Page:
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Inauguration of the first President of the Southern Republic.

A correspondent of the Charleston News, writing from Montgomery, sends that paper an interesting account of the inauguration of the first President of the Southern Confederacy:

The whole town was in holiday attire, the stores all closed, beautiful ladies gaily attired, scores of the rougher sex — some in the shiny broadcloth of the ‘"cit"’-- others in rough, but neat country garb, with ebony faces and kinky heads without number, thronged the streets, crowded the windows and balconies of the adjacent buildings, and jostled each other in the fast-gathering crowd, vehicles of all sorts and descriptions, equestrians on high-spirited, mettlesome steeds, dashing here and there, exhibiting their grace or awkwardness as the case might be, made up a moving panorama of beauty and interest, and afforded infinite amusement to the pleased looker-on. At 1 o'clock the line of procession was formed, first, the President, with the Vice President and the Chaplain of the occasion, the Rev. Dr. Manly, in a handsome carriage, open at the top, beautifully lined with saffron and white, richly mounted with silver, with bright crimson hangings, drawn by six spirited steeds of a light iron-grey color, lent for the occasion by the patriotic Col. Shorter, of this place, and next the various dignitaries, military companies, and citizens, all under command of the Marshall of the day, Col. H. P. Watson, assisted by one gentleman from each State, mounted on mettlesome chargers as assistant Marshals, with scarfs of rich white silk thrown over their shoulders, and a large colored bow binding it in the centre.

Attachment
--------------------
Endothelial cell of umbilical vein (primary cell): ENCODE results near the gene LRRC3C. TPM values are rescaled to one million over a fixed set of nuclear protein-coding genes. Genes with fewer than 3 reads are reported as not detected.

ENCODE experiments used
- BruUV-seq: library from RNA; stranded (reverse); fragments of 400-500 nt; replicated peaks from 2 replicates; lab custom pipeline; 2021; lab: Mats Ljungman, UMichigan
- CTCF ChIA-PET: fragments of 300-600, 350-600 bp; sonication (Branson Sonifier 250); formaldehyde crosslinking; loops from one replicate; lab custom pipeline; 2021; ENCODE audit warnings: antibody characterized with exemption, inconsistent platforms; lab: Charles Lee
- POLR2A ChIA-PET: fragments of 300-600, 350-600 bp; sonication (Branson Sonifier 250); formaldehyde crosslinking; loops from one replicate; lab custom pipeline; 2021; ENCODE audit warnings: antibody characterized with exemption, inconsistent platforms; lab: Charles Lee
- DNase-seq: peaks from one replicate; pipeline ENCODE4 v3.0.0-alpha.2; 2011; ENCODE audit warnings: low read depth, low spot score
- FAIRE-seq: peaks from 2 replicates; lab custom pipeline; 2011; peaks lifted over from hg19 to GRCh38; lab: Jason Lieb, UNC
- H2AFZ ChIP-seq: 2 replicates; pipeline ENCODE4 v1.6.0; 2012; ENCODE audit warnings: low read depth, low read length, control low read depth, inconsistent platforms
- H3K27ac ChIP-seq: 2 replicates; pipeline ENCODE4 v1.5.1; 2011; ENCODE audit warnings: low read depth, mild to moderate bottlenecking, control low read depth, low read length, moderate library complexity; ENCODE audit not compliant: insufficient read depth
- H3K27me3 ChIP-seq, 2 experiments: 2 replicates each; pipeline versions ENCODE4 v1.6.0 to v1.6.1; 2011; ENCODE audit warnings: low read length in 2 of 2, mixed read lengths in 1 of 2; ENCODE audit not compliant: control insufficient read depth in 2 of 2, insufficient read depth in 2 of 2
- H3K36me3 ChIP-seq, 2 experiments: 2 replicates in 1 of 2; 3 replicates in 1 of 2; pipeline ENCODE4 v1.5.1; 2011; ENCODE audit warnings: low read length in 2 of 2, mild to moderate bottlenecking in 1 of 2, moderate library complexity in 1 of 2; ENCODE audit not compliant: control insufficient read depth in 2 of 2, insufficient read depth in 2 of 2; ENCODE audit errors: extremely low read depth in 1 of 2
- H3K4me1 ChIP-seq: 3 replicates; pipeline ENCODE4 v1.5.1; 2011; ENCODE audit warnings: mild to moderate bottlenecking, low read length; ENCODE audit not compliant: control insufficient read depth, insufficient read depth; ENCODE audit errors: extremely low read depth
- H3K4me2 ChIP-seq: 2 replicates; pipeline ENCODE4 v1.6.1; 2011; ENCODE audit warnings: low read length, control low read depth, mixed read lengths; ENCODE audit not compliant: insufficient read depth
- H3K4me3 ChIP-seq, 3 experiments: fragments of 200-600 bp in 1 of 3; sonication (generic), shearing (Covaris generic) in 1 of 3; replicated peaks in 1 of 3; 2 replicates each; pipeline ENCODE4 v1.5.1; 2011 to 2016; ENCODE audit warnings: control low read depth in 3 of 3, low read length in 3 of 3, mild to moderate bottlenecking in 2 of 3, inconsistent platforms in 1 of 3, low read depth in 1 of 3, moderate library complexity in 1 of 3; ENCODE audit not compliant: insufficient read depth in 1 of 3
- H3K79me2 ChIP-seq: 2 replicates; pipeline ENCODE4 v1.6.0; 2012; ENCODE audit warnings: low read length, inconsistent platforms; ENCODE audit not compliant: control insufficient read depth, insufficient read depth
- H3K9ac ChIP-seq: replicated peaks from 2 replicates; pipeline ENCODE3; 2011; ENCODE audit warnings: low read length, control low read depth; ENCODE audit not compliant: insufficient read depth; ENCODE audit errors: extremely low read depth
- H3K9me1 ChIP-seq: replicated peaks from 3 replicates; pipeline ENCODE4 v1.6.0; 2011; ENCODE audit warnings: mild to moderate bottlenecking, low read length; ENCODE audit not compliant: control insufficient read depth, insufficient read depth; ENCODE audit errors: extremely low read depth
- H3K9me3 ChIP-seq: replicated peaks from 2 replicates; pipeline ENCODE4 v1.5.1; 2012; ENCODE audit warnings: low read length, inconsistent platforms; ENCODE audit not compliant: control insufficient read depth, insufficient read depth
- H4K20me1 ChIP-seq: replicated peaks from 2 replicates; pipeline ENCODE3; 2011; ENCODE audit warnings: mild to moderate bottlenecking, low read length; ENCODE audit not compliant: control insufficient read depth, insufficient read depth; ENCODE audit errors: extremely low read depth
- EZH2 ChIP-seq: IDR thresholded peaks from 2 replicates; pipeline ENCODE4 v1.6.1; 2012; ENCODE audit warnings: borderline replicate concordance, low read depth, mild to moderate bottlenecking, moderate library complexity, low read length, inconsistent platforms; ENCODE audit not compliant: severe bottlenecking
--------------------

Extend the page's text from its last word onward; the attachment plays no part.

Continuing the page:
The Marshal likewise bore in his hand a baton bound with red, white and blue. As the procession marched to the Capitol, the view from the second balcony was truly beautiful; the building is situated on a fine eminence and commands a view of the whole city, a fact of which I availed myself to witness one of the most brilliant scenes I ever had the good fortune to behold. Arrived at the Capitol, cheer after cheer rent the air, the enthusiasm was universal and unbounded, real genuine joy, not the feeble hurrah uttered by the lips, not springing from the heart, but shouts of pleasure, long and loud, hearty, soul-felt huzzas, oft repeated, with a will.-- Men exerted their lungs and stretched their mouths to their utmost capacity, ladies waved their handkerchiefs in greeting, and illumined their lovely faces in the brightest smiles.-- Dismounting from the carriage, the President, accompanied by the Committee of Reception, passed through the dense but respectful throng to the Hall of the Congress, on the arms of Messrs. Rhett and Chilton, and was introduced as follows by Mr. Rhett: ‘"Gentlemen of the Congress, allow me to present to you the Hon. Jefferson Davis, who, in obedience to your choice, has come to assume the important trust you have confided to his care."’ The Hall was then cleared of all but the members, but ?n a few moments the President again appeared with Mr. Rhett, Chairman of the Congressional Committee, and Mr. Chilton, of the State Committee, on each side, next the Vice President, with Dr. Manly and Mr. Anderson, of Florida, and the rest of the Congress by twos, with the reportorial staff in the rear. A platform erected in front of the Capitol was occupied by the Congress, with several distinguished ladies, who graced the stage with their presence, while a raised rostrum, from which the President delivered his address, allowed the eager multitude both to see and hear him. On the table by his side was a large, beautiful bound Bible, almost concealed among the flowery offerings presented by his fair admirers. A magnificent wreath of tri-colored flowers (red, white, and blue) reflected great credit upon both the skill and taste of the gentle donor, whose name I failed to hear.